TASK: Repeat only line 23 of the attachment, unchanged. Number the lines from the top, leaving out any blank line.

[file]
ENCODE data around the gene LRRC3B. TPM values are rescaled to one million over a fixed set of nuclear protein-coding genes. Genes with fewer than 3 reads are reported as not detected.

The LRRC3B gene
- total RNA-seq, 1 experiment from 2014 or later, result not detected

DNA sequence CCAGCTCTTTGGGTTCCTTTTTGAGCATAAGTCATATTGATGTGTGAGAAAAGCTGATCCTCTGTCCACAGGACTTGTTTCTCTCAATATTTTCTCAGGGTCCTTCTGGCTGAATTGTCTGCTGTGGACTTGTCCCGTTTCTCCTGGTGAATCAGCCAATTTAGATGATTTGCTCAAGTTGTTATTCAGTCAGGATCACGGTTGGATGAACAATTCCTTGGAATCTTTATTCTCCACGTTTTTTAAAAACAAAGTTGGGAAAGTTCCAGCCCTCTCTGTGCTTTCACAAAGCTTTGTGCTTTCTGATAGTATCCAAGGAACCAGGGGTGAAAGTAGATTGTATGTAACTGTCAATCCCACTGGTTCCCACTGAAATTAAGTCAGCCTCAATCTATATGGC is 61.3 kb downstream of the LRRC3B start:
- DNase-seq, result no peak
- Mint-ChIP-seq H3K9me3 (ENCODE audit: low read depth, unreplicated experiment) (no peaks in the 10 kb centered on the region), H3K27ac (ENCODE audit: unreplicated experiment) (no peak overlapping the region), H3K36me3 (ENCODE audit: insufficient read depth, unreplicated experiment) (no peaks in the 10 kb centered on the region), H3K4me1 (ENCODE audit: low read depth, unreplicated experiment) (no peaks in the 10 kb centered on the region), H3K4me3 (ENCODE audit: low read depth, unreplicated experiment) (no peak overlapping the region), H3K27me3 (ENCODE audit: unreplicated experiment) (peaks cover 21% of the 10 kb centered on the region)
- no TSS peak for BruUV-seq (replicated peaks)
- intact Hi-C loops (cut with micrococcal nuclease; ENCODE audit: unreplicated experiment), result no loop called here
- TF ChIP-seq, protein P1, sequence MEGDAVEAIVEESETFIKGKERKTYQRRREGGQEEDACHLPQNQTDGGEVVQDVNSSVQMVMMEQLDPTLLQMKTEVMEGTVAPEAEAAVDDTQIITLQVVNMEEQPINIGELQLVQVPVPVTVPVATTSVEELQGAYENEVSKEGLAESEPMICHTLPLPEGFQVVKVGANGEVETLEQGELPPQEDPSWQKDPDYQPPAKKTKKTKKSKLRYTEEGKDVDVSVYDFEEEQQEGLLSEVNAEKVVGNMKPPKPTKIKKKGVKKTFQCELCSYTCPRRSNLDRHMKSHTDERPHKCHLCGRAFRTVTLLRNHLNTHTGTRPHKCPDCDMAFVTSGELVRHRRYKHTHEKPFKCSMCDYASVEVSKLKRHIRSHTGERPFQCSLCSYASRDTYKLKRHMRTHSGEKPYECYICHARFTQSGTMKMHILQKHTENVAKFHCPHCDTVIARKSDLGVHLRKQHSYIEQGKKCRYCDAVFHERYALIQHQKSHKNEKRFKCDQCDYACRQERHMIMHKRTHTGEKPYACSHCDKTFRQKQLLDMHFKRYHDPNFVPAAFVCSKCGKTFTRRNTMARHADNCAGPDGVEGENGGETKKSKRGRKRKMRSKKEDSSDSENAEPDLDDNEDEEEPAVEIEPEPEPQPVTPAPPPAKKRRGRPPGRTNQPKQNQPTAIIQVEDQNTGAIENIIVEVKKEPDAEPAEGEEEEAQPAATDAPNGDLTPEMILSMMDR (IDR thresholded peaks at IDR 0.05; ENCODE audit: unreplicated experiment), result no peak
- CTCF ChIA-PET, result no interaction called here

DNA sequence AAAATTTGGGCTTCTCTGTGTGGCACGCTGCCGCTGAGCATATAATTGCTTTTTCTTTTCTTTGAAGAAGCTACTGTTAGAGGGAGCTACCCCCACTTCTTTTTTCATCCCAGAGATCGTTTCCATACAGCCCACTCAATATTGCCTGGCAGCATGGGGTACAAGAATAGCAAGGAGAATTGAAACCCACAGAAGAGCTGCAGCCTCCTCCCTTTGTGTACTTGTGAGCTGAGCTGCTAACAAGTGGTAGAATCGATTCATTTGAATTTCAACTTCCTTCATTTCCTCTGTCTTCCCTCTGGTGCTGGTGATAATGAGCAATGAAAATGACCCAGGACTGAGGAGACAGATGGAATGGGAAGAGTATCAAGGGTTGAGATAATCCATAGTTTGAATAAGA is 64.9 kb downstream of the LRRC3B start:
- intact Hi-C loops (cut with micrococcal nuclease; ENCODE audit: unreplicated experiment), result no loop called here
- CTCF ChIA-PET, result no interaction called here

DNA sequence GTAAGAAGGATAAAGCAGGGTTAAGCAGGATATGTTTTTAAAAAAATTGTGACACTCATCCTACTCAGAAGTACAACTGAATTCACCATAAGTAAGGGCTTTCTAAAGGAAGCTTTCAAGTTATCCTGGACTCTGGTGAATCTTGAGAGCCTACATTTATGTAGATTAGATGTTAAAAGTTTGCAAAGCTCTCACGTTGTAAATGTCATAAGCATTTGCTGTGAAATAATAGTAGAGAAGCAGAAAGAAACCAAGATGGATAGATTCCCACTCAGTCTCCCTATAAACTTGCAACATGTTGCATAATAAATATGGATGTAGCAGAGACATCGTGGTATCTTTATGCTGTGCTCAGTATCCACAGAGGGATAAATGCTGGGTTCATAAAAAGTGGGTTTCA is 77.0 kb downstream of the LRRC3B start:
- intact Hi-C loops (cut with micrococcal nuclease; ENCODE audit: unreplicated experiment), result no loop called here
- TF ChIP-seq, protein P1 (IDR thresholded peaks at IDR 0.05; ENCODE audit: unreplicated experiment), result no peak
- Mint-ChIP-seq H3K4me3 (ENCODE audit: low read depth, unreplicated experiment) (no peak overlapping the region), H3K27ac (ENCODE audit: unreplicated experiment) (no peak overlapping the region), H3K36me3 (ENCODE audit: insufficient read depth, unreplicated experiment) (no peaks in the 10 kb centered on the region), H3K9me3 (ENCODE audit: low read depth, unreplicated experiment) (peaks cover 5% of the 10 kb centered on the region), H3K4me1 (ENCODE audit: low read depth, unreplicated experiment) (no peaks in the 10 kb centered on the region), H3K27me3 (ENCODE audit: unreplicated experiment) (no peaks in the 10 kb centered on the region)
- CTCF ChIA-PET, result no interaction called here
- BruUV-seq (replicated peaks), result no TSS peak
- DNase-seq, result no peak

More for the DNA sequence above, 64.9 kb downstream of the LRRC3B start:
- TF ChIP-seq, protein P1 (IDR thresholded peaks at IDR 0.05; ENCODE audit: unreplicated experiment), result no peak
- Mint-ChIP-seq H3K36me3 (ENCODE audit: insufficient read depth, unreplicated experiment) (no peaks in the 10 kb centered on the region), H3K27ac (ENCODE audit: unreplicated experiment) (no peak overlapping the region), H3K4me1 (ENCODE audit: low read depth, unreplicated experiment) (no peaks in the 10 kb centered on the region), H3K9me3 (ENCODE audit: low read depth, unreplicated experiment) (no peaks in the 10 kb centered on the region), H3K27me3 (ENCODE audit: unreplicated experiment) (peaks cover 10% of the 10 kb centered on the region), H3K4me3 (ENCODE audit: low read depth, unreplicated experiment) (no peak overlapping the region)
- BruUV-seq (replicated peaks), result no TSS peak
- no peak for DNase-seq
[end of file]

- Mint-ChIP-seq H3K36me3 (ENCODE audit: insufficient read depth, unreplicated experiment) (no peaks in the 10 kb centered on the region), H3K27ac (ENCODE audit: unreplicated experiment) (no peak overlapping the region), H3K4me1 (ENCODE audit: low read depth, unreplicated experiment) (no peaks in the 10 kb centered on the region), H3K9me3 (ENCODE audit: low read depth, unreplicated experiment) (no peaks in the 10 kb centered on the region), H3K27me3 (ENCODE audit: unreplicated experiment) (peaks cover 10% of the 10 kb centered on the region), H3K4me3 (ENCODE audit: low read depth, unreplicated experiment) (no peak overlapping the region)